4/16/13

The Answer


In April 1995 I was in 5th grade in Tulsa, OK. A city a little over 100 miles away from our state capital Oklahoma City.

On April 19th of that year I clearly remember watching teachers huddle together discussing something. I didn't know what they were discussing but I can remember the looks on their faces and the hushed conversations.

I have always been investigative if you will. My mom would probably just call this nosey as I always listened to her conversations with friends trying to figure out what they were talking about.

I still do this with my husband, and he finds it absurd when I can tell him exactly what the people next to us at a restaurant have going on in their life.

So, being who I am (nosey) it was only natural that I observe the teachers that day and their discussions. I had no idea what was going on, but it wasn't good.

Then throughout the day there was talk of a bombing in our state. Not too much was said and I now know the teachers themsleves were probably still processing it. They did not know answers, and they would not be able to provide answers, so nothing was said.

By the end of the day the news that a building in OKC had been bombed was everywhere. It was all over the TV, it was in every discussion, it was just a part of life now.

I remember watching the footage on TV,watching a man, clothes bloody and mangled climbing down a ladder to safety, pictures of children flashed across the screen as there was a daycare center in the building and those tiny, fresh, innocent lives were taken.

Then, as an 11 year old it didn't seem fair. Now as a mother it seems unfathomable.

Many years have passed since that day in April and instead of it feeling like that day was long ago, I now feel as if that day is more real than ever.

As a child it seemed awful, it seemed horrible, it seemed scary. But now, as a mother, as a wife, as a person who has a desire to grow old and raise a family in this world it seems unfathomable. It seems scary. It seems hopeless.

I live close enough now that I often drive past the site of where the OKC bombing took place. Which has now become a memorial to that moment in time. Appropriately marked with empty chairs for each person who passed. Each person who was taken from their life, their routine, from all they had worked towards, or all they had ahead of them.

And each time I drive by I cry. Tears for lives that were lost. Tears for those that remained here but were forever changed. Tears of fear and tears for the future.

Yes years have gone by since that attack, but as I've gotten older the magnitude of it all sets in a little more. What was once just snapshots of children on a TV I now see each one of them as someone's child.

And tragedy seems to strike again and again. Now we don't even have to turn on the news to be bombarded with news and pictures of tragedy. We are sent alerts to our phone, we are involved in constant daily conversations about it through social media, we can't escape it.

Tragedy has always surrounded us. From the beginning of time. Whether it was when you were a 5th grader at school trying to figure out what was happening or a mother who wants nothing more than to put her child under wing and never let go, it is here, both near and far.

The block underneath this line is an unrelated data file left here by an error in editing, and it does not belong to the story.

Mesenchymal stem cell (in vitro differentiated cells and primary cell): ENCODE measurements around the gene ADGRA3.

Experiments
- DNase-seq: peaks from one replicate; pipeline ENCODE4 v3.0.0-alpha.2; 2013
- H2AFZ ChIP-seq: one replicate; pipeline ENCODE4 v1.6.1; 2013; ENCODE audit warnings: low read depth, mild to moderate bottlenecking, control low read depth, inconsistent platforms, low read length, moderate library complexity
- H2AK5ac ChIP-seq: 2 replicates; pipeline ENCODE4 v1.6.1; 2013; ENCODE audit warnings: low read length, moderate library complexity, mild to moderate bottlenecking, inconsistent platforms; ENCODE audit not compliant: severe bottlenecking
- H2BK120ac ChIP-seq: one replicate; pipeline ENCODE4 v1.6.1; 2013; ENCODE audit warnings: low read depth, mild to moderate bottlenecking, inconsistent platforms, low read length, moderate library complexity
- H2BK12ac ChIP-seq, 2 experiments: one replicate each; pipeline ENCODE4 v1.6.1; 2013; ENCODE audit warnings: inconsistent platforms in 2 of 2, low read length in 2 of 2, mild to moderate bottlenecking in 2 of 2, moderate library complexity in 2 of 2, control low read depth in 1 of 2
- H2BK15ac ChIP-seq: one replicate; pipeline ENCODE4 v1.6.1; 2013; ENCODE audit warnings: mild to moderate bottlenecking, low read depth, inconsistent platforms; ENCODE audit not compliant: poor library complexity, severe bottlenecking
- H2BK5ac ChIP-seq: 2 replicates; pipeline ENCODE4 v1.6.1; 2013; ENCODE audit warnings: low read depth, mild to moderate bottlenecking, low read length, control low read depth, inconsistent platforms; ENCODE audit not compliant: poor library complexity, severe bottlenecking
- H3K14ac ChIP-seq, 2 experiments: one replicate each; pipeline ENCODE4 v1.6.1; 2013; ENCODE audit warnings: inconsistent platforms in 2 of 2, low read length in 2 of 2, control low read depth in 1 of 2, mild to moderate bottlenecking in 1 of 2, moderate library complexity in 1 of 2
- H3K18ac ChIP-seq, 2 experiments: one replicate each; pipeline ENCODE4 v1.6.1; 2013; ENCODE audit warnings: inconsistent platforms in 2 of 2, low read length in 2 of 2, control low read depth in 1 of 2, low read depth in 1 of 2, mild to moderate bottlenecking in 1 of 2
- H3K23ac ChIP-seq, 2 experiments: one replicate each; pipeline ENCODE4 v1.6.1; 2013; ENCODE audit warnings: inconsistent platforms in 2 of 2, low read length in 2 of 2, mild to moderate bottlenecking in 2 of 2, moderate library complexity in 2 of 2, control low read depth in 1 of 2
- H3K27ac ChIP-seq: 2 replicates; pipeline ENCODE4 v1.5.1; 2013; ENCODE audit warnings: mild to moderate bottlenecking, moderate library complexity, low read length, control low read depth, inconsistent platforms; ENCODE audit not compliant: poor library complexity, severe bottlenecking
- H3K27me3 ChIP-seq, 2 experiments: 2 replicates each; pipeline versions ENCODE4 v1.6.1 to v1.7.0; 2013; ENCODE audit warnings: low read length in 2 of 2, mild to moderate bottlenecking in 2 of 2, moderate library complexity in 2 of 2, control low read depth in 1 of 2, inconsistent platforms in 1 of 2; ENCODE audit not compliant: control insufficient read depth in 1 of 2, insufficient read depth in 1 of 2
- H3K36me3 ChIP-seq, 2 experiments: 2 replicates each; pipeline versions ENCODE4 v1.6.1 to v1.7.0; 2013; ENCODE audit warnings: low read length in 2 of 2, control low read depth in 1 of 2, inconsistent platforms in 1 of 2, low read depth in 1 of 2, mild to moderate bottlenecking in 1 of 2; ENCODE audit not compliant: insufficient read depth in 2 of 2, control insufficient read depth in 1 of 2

I think fear is the natural instant emotion. What is going on? How do we handle this? How can we go on in this world?

And as quickly as the questions come, so do my answers. Hope, faith, trust. This world is not my home, it is not mine to figure out. I cannot answer all the questions so why bother trying? Instead I turn and look to The Answer.

This world is hopeless but I have Hope. This world is scary, but I trust a God that knows the future. And while to some that may seem crazy, I have a relationship with my Lord that goes beyond crazy. A relationship based on faith and hope and trust.

As the anniversary of the OKC bombing approaches I remember. I remember hearing the stories, seeing the faces, driving past the memorial and crying tears. But I also remember who I look to. Who I put my trust in, and who holds the answers.

So when fear comes, because it does, I will choose to look to Him, The Answer.

6 comments:

-Lauren said...

Thank you for that. Sometimes I am overwhelmed by sadness and now that I am a mother the anxiety surrounding these events eats away at me. You reminded me to have faith especially at times like these.

BGH said...

Great post!!!! You are right on!!!

Kate Craig said...

My husband and I were just talking about OKC, too. It hit me hard as a kid. We were in Baltimore visiting my Grandpa and had toured the FBI building in DC the day before. I will never forget seeing a picture in a newspaper of a kid they were digging out. I appreciated seeing the memorial a few years ago - it's really beautiful.

hi. Im Faith. said...

I totally agree. I read a post on relevant magazine yesterday with a similar message. Yes bad things happen and yes evil is real terrorism exist but so does sex trafficking and poverty and death and sin. They are all very real on this side of heaven. God is a God of hope and sovereignty and while the world scares me I have to remind myself of John 16:33 time after time. Thanks for your post Megan.

jrh0906 said...

Beautifully written...

I also wanted to add that I am glad to know that I am not the only one that listens to the tables around me at dinner.

Sarah said...

This really was very well written, and your message is greatly appreciated. The world we live in is scary, and I need to put more faith and hope into the Lord, and trust him.
Thank you for this post!